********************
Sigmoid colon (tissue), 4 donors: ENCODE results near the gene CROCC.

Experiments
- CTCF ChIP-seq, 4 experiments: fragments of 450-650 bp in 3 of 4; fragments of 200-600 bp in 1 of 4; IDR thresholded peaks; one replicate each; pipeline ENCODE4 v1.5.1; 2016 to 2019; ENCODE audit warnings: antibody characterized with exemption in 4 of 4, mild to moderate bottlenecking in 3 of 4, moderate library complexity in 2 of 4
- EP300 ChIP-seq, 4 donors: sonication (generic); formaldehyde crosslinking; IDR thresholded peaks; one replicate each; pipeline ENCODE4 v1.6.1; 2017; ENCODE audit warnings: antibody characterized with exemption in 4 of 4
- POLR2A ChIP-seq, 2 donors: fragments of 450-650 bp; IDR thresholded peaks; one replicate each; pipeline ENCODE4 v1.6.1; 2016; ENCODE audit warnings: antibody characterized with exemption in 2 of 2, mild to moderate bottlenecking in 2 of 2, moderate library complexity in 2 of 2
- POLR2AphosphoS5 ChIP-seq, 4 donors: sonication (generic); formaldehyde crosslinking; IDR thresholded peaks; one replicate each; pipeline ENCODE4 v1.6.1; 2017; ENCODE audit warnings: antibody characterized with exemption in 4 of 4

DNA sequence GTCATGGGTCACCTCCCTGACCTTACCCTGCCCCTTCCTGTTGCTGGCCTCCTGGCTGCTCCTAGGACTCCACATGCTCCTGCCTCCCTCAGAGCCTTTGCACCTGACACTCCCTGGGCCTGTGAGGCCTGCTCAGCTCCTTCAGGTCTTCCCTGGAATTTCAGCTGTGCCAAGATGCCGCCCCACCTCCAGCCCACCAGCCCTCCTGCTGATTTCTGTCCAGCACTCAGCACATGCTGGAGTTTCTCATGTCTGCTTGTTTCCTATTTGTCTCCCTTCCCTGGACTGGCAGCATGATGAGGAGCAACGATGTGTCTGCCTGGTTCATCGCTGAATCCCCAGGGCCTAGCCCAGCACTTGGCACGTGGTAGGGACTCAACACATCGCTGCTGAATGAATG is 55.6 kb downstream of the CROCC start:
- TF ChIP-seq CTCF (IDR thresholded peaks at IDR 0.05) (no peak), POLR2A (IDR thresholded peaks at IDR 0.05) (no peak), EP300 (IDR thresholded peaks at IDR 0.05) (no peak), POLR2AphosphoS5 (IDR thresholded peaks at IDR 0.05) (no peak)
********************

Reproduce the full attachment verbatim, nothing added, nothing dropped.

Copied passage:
Sigmoid colon (tissue), 4 donors: ENCODE results near the gene CROCC.

Experiments
- CTCF ChIP-seq, 4 experiments: fragments of 450-650 bp in 3 of 4; fragments of 200-600 bp in 1 of 4; IDR thresholded peaks; one replicate each; pipeline ENCODE4 v1.5.1; 2016 to 2019; ENCODE audit warnings: antibody characterized with exemption in 4 of 4, mild to moderate bottlenecking in 3 of 4, moderate library complexity in 2 of 4
- EP300 ChIP-seq, 4 donors: sonication (generic); formaldehyde crosslinking; IDR thresholded peaks; one replicate each; pipeline ENCODE4 v1.6.1; 2017; ENCODE audit warnings: antibody characterized with exemption in 4 of 4
- POLR2A ChIP-seq, 2 donors: fragments of 450-650 bp; IDR thresholded peaks; one replicate each; pipeline ENCODE4 v1.6.1; 2016; ENCODE audit warnings: antibody characterized with exemption in 2 of 2, mild to moderate bottlenecking in 2 of 2, moderate library complexity in 2 of 2
- POLR2AphosphoS5 ChIP-seq, 4 donors: sonication (generic); formaldehyde crosslinking; IDR thresholded peaks; one replicate each; pipeline ENCODE4 v1.6.1; 2017; ENCODE audit warnings: antibody characterized with exemption in 4 of 4

DNA sequence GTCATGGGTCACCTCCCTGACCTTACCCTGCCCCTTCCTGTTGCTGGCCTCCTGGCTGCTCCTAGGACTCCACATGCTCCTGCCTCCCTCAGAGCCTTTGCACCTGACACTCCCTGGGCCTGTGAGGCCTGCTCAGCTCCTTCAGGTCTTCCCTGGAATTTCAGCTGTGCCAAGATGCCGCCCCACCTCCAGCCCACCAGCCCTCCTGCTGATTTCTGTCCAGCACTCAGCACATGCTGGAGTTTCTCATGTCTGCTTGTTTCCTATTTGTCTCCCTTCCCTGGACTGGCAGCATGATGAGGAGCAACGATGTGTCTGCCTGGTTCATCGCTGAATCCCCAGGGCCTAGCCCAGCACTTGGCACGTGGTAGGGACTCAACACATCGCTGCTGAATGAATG is 55.6 kb downstream of the CROCC start:
- TF ChIP-seq CTCF (IDR thresholded peaks at IDR 0.05) (no peak), POLR2A (IDR thresholded peaks at IDR 0.05) (no peak), EP300 (IDR thresholded peaks at IDR 0.05) (no peak), POLR2AphosphoS5 (IDR thresholded peaks at IDR 0.05) (no peak)